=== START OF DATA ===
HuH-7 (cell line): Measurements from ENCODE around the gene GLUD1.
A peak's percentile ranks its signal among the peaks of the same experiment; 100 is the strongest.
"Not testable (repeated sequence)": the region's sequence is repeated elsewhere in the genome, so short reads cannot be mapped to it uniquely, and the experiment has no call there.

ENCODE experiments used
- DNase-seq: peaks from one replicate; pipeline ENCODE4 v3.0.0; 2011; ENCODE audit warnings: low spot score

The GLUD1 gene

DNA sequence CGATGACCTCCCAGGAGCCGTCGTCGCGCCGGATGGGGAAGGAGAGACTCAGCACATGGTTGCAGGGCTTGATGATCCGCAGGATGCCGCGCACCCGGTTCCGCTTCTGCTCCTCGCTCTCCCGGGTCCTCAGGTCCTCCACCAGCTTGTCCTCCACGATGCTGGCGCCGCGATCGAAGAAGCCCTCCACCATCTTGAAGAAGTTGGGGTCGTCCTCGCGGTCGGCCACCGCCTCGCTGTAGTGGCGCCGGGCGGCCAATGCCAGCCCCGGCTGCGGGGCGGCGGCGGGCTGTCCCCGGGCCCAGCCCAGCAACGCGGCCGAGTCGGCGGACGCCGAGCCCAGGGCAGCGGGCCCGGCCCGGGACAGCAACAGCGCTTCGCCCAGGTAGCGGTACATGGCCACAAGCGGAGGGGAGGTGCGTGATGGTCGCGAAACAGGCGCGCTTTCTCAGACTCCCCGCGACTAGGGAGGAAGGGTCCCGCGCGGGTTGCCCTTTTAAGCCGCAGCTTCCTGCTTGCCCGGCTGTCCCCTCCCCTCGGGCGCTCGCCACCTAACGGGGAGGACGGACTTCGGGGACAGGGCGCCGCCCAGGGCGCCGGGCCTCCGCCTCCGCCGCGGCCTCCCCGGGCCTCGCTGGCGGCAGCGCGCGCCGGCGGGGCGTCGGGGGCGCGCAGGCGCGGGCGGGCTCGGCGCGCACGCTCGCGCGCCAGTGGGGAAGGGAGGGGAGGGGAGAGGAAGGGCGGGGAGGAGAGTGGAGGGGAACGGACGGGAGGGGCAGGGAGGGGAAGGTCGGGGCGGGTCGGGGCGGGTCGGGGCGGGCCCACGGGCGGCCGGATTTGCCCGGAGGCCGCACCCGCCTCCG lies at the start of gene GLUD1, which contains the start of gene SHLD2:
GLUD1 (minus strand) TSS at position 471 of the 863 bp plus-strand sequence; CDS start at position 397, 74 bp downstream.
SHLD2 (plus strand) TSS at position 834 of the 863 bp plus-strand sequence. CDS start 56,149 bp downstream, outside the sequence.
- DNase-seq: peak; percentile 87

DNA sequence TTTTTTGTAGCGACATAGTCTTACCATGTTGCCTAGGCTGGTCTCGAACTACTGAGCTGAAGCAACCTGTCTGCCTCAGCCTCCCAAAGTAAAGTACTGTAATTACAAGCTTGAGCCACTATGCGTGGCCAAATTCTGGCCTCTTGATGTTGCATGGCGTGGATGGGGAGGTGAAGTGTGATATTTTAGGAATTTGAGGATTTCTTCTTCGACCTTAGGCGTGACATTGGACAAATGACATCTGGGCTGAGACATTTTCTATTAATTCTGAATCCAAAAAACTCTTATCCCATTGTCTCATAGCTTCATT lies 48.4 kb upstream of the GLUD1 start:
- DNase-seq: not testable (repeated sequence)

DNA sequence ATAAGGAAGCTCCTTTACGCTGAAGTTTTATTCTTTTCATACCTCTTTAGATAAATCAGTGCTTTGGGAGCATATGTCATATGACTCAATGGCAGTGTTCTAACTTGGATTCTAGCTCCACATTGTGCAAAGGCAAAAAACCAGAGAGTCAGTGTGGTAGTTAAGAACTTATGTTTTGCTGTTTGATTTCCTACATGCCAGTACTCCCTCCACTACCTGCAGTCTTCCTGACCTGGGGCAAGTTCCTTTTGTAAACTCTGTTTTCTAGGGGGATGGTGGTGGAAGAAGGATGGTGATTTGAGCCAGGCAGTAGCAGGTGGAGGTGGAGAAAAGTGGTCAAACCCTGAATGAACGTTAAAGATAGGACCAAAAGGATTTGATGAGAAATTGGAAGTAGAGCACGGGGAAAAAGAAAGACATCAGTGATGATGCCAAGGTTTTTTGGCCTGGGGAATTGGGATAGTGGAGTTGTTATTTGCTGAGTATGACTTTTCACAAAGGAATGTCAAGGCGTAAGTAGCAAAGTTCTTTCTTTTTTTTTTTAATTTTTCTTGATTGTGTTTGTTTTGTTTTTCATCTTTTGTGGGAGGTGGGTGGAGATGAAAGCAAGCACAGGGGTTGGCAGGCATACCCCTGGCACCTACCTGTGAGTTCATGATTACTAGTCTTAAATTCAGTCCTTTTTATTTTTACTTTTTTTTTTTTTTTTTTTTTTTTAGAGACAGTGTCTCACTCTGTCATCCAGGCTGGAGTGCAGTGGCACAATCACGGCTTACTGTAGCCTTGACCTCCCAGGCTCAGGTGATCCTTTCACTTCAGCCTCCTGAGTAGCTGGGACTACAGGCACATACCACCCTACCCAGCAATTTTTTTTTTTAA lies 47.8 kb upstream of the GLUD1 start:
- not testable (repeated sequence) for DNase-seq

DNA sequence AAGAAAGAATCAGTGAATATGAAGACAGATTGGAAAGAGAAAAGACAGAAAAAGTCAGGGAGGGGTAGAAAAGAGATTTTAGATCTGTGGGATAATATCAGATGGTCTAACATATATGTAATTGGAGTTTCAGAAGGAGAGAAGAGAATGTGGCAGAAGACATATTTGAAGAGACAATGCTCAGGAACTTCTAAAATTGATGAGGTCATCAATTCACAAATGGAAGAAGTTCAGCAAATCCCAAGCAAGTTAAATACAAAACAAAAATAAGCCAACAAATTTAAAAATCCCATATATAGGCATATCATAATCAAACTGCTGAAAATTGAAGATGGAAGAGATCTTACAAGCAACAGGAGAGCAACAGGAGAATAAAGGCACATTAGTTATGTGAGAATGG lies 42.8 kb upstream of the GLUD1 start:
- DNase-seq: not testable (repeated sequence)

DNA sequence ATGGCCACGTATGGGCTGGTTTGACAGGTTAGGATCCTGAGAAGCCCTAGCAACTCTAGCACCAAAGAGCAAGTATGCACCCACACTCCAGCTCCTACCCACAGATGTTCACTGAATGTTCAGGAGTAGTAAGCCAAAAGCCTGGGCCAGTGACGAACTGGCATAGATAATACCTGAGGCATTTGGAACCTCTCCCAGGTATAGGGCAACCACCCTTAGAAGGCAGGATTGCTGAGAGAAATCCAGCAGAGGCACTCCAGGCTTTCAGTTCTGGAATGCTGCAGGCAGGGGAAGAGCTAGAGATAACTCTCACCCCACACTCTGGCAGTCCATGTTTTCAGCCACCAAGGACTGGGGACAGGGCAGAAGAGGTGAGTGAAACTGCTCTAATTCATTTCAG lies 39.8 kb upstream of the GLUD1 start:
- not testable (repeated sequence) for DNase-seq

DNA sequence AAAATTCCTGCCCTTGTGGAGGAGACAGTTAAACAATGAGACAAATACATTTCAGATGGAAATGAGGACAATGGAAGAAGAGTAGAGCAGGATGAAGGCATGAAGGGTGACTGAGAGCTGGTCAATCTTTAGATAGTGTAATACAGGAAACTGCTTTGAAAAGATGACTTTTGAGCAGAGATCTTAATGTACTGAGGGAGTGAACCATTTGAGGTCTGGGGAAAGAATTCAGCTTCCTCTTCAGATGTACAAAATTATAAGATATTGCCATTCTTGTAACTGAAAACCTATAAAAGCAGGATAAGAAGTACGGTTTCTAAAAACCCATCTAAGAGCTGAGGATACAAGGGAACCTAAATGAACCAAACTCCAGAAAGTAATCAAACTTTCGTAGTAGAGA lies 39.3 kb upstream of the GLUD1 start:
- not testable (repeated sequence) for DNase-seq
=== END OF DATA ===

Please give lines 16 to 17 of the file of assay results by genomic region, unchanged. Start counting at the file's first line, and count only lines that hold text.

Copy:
- DNase-seq: not testable (repeated sequence)

DNA sequence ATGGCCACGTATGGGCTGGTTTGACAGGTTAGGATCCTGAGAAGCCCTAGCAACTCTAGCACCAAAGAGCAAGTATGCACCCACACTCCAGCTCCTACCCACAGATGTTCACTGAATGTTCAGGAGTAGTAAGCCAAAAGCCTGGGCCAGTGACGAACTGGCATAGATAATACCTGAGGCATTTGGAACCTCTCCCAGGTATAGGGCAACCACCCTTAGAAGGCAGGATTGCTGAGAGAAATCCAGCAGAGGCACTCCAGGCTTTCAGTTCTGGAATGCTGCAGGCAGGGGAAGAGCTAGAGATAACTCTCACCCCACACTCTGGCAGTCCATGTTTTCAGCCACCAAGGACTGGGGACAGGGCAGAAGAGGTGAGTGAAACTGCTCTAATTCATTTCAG lies 39.8 kb upstream of the GLUD1 start: